Seriously Good Films to Watch This Month

Noted film critic Bill Newcott, creator of AARP's "Movies for Grownups," offers his picks.

The cast of All Is True

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Charlie Says (May 10)

A trio of actresses as Charles Manson's followers.

Director Mary Harron (I Shot Andy Warhol) has found a surprisingly relevant way to revisit the grisly Tate/LaBianca murders 50 years later: Through the eyes of the women Charles Manson coerced into carrying out the slaughter. Set three years after the murders, the film follows a grad student (Nurse Jackie’s Merritt Wever) assigned to teach women’s studies classes to three of Manson’s former acolytes who are still blindly devoted to “Charlie” (Doctor Who‘s Matt Smith). The instructor is determined to open their eyes, even if it means dooming them to a lifetime of crippling guilt.

All Is True (May 10)

The cast of All Is True

Director/star Kenneth Branagh engages in heavy speculation about William Shakespeare’s final days. We find 51-year-old Will (Branagh) puttering in his garden in 1616, turning away admirers and grieving over the long-ago death of his young son Hamnet. His two grown daughters (Kathryn Wilder and Lydia Wilson) are not much comfort to him — nor is his long-suffering wife, Anne (Judi Dench). Branagh walks us through the story with the patience of a gardener pointing out his favorite flowers — in this case a series of sterling performances, especially by Ian McKellen as an old friend who drops by to trade recitations of Will’s sonnets. All Is True may not be true, but as the Bard’s words roll off these masters’ tongues, Shakespeare’s genius is unmistakable.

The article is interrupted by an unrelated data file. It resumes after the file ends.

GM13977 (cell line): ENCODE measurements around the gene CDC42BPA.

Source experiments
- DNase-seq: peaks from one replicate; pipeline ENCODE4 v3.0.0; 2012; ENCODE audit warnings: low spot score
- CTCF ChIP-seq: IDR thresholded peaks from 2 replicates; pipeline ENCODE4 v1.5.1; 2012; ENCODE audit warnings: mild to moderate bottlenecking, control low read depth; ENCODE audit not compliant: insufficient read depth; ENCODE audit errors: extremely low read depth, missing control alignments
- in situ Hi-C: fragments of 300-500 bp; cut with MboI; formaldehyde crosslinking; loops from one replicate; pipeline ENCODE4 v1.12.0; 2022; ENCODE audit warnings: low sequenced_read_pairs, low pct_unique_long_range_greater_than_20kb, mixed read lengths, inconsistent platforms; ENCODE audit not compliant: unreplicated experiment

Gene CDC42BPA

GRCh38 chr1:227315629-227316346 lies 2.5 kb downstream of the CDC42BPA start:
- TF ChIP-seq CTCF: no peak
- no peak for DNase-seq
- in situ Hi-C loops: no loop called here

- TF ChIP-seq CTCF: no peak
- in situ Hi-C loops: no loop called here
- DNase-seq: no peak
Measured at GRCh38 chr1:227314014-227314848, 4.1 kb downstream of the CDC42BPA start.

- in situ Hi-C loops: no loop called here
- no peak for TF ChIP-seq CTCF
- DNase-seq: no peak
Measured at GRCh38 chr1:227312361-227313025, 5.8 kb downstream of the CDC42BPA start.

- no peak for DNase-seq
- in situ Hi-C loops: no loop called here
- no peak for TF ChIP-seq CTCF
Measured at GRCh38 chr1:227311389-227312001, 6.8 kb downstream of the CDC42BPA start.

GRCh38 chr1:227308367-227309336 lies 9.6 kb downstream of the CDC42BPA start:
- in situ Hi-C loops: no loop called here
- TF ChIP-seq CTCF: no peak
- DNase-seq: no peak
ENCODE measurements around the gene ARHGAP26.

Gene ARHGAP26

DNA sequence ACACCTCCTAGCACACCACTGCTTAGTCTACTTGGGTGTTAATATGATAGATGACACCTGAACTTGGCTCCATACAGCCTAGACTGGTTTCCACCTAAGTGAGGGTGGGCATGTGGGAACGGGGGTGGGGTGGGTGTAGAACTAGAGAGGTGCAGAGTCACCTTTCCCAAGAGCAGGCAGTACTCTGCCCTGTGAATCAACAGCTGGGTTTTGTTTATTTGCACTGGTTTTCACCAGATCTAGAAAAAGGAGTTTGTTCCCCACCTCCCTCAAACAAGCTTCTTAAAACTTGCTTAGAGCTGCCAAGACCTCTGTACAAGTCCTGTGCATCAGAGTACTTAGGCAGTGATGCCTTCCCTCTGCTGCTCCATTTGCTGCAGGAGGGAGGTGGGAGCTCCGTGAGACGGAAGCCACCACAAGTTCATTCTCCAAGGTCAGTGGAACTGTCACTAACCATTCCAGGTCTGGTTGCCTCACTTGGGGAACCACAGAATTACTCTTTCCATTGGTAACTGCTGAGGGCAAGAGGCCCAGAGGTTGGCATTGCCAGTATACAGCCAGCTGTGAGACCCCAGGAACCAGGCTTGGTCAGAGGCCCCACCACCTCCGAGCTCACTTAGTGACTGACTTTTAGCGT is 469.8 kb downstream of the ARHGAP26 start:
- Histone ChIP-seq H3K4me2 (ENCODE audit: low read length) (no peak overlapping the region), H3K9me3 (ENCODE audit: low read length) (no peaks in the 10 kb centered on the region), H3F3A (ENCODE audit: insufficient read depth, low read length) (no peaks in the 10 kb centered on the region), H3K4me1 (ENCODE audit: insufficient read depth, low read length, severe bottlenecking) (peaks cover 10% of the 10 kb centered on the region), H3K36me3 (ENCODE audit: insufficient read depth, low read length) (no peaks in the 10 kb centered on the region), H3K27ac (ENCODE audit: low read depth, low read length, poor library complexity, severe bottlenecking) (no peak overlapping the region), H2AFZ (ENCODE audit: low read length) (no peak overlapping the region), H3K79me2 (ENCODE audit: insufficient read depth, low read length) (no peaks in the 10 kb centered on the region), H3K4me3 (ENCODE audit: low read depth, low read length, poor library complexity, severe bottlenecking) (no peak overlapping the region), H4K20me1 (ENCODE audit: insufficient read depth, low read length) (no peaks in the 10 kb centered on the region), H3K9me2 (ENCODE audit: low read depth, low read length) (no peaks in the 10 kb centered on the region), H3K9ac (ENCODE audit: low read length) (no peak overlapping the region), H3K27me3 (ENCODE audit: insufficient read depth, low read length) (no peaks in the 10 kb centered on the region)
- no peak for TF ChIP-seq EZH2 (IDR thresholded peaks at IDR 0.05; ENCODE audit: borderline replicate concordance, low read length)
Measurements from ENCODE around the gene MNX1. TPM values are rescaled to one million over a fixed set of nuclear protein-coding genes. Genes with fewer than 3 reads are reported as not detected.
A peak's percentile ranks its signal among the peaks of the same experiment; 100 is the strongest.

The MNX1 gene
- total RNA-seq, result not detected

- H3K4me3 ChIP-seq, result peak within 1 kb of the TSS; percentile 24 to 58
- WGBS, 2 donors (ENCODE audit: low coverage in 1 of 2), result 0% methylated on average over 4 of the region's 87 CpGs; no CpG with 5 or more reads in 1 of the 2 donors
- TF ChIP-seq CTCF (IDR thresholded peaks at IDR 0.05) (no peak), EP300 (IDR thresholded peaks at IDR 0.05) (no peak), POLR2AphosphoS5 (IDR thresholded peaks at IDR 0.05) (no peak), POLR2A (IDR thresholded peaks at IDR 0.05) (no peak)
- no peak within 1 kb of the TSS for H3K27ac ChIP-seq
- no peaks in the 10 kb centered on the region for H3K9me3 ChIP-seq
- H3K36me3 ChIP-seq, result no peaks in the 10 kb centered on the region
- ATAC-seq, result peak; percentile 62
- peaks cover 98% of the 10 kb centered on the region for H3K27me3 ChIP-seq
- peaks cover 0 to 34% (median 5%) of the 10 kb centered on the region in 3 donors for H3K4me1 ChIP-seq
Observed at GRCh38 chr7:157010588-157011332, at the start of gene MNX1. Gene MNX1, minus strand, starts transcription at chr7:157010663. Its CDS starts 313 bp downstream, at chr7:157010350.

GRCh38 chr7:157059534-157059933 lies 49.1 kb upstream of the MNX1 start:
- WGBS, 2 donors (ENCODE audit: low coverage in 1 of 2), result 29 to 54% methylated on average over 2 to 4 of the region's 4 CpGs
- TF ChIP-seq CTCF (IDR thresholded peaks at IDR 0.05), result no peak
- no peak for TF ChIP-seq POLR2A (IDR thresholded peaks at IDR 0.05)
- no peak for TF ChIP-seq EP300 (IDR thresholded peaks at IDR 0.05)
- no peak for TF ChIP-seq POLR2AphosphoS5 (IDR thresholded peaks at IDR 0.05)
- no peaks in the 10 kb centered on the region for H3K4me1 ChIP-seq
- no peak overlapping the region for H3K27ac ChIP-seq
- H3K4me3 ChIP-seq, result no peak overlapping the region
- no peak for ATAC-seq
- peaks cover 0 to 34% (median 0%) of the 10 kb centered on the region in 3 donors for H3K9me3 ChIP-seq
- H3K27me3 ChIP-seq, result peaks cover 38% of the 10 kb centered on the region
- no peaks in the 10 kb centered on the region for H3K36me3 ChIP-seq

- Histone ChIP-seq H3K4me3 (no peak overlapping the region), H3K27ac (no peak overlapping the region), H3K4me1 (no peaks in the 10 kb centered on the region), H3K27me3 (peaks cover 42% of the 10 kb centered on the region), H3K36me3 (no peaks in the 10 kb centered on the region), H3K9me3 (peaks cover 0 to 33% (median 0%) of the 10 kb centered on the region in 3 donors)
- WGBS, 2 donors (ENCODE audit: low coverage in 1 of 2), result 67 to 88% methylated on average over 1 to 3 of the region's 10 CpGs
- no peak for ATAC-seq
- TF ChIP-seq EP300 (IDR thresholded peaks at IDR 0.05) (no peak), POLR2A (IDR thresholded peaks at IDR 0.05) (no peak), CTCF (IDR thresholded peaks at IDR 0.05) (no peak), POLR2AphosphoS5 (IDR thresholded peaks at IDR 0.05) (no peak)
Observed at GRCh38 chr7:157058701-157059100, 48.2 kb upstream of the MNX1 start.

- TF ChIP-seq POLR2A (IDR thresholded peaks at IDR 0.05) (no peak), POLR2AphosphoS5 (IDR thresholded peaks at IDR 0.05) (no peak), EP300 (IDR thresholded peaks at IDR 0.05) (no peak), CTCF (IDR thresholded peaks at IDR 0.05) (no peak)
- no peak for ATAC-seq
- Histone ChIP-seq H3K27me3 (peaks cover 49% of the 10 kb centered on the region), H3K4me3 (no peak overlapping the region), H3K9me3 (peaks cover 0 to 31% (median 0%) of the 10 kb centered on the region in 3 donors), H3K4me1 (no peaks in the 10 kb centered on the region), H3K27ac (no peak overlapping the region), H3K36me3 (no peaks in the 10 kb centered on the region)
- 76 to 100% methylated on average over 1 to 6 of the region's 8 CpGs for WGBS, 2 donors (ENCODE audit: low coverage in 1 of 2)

Aniara (May 17)

Aniara movie

The story of a massive Mars-bound spaceship thrown off course is a haunting and harrowing meditation on the course of civilization. Swedish co-writers/co-directors Pella Kagerman and Hugo Lilja set their story on Aniara — the ultimate cruise ship — where passengers alternate between gorging at all-you-can-eat restaurants and shopping at high-end boutiques. Even after disaster strikes, that instinct for accumulation dies hard: The passengers, beyond any hope of rescue, continue to consume the ship’s limited resources. It’s a one-way trip, of course, ending on a note that there’s always hope for life — if not necessarily life from Earth.

For biweekly video reviews of the latest films, go to or check out Bill Newcott’s website,

This article is featured in the May/June 2019 issue of The Saturday Evening Post. Subscribe to the magazine for more art, inspiring stories, fiction, humor, and features from our archives.

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